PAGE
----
Movie review: Australian family film 'Storm Boy' a stirring tale of love and loss

 
 
Updated 4/5/2019 9:55 AM
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  • Mike (Finn Little) befriends a pelican named Mr. Percival in the Australian drama "Storm Boy."

    Mike (Finn Little) befriends a pelican named Mr. Percival in the Australian drama "Storm Boy." Courtesy of A Good Deed Entertainment

"Storm Boy" - ★ ★ ★

We learn early on in "Storm Boy" that whenever someone kills a pelican, a storm follows.

A lot of storms happen in this movie.

"Storm Boy" hits us hard with loss. Loss of loved ones. Loss of innocence. Loss of youth. Loss of purpose.

Yet, in telling the tale of a boy's friendship with a perky pelican named Mr. Percival, "Storm Boy" -- the second movie based on Colin Thiele's beloved 1963 Australian novel -- gives us hope that the idealism of youth can overcome the shortsightedness and self-interest of adults.

This elegantly composed w-i-d-e-s-c-r-e-e-n Australian family feature combines the emo elements from two boy-and-his-pet classic films, "Lassie Come Home" and "The Yearling."

Aussie actor Geoffrey Rush plays Michael Kingley, a retired businessman and grandfather who begins to see visions from his childhood. His conscience?

His fiery, pro-environment teen granddaughter Maddy (Morgana Davies) hates her father, Kingley's son-in-law Malcolm Downer (Erik Thomson), a corporate big-shot anxious to transform a huge chunk of land into a mining operation instead of a nature preserve for wildlife.

Pressed by his visions, widower Michael tells Maddy about growing up with his own widower father Tom (Jai Courtney) in a desolate shack near the beach -- near the place where young Mike (a luminous Finn Little) finds three hatchlings whose mother has just been shot by thuggish hunters.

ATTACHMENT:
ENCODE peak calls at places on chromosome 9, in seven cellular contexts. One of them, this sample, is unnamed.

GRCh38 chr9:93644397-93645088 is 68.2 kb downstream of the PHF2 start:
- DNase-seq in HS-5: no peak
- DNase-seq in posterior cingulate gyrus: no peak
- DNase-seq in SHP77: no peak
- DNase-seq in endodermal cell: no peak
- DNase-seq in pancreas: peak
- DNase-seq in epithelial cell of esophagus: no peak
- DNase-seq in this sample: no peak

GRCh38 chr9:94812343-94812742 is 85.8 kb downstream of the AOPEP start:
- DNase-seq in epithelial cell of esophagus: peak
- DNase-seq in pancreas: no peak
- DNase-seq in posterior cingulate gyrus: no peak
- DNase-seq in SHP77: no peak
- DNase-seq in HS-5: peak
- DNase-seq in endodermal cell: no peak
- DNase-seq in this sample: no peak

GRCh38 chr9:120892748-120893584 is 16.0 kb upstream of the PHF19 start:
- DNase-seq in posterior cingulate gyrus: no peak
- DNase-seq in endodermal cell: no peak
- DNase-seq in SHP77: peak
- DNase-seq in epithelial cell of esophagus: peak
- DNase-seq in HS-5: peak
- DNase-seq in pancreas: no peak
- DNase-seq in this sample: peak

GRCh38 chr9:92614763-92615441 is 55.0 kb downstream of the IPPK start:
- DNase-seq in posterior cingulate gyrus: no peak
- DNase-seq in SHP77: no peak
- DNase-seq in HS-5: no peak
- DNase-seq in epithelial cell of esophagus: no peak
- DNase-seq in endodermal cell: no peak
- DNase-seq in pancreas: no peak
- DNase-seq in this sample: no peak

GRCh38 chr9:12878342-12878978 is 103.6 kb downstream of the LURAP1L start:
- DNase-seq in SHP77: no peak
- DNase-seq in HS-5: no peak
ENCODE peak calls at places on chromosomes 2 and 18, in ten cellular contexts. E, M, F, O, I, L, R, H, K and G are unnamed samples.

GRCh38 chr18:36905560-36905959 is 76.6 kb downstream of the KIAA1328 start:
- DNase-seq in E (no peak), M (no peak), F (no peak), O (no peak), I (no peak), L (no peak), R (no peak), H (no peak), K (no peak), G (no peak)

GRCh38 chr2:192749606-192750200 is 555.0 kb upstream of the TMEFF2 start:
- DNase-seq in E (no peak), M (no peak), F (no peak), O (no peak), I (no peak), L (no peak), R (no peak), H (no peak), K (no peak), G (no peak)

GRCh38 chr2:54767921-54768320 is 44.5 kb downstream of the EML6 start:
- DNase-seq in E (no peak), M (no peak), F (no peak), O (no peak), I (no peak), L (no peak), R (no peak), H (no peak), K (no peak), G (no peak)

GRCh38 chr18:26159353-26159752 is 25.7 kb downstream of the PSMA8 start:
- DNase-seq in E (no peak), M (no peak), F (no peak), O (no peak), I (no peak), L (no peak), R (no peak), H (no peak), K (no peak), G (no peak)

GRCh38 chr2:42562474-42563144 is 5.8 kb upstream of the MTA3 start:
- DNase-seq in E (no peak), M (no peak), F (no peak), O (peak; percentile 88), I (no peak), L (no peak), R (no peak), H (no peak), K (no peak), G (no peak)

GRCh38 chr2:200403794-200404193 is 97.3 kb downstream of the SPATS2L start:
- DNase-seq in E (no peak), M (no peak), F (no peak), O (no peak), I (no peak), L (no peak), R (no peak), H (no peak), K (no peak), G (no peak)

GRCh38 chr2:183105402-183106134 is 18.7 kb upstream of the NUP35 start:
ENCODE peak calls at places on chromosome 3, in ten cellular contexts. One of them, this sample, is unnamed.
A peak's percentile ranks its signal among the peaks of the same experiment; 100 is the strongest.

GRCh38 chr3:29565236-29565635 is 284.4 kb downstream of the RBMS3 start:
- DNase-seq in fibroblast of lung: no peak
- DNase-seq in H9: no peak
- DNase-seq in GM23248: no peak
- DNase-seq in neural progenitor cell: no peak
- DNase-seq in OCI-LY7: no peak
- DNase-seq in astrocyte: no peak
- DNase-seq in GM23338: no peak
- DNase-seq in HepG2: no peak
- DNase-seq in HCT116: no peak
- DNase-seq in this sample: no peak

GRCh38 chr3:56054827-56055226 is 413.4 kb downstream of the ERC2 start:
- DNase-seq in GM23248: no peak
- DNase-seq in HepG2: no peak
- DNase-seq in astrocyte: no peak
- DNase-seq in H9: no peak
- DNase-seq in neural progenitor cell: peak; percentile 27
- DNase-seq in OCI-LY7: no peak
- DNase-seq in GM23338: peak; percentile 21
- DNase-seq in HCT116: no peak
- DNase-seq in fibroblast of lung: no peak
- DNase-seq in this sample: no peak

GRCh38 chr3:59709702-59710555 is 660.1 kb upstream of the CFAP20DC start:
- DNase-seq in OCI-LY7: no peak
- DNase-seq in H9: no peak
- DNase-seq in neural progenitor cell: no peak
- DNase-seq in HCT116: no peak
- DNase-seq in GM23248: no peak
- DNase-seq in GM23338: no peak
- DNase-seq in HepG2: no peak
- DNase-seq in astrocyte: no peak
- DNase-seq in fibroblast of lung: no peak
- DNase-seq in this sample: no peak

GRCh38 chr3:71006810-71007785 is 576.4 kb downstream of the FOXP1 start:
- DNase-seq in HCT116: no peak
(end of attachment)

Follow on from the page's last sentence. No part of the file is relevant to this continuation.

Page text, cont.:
Mike takes them in and feeds them, with help from Fingerbone Bill (Trevor Jamieson), a spiritual aboriginal man with his own sad story of losing the love of his life.

Mike names the birds Mr. Ponder, Mr. Proud and Mr. Percival.

"Storm Boy," directed by noted TV miniseries director Shawn Seet (with all the empathy and compassion missing from Tim Burton's "Dumbo"), hits its narrative stride with these flashbacks, wonderfully constructed memories of a boy's friendship with unusual playmates.

Eventually, Tom convinces Mike he's got to let his birds fly off on their own adventures. So, the comically committed Mike trains his birds to be self-sufficient in the wild.

Just when you think you'll hear a song titled "Hatched Free," the story takes a twist.

Mr. Percival, Mike's favorite, flies home and refuses to leave his human friend's side.

Of course, these scenes of fun and joy run into life's less appealing experiences, among them local hunters who shoot anything in the air for sport.

As the retired Michael reminds Maddy, "Any story that's good must go wrong before it gets better."

"Storm Boy" doesn't explain how older Michael vividly recalls conversations between Tom and Fingerbone Bill while he was asleep. Or how Bill always pops up at just the moment he's needed.

These issues easily wash away in a storm of bittersweet precipitation.

"Storm Boy" opens at Schaumburg's Streets of Woodfield theaters and South Barrington theaters.

The limited release might be because of box office concerns over recent allegations of inappropriate behavior by Rush during a theater production of "King Lear."

Or it could be that "Storm Boy," despite its intriguing title, isn't about a superhero.

• • •

Starring: Geoffrey Rush, Jai Courtney, Finn Little, Trevor Jamieson

Directed by: Shawn Seet

Other: A Good Deed Entertainment release. Rated PG. At Schaumburg's Streets of Woodfield and the South Barrington Theaters. 98 minutes

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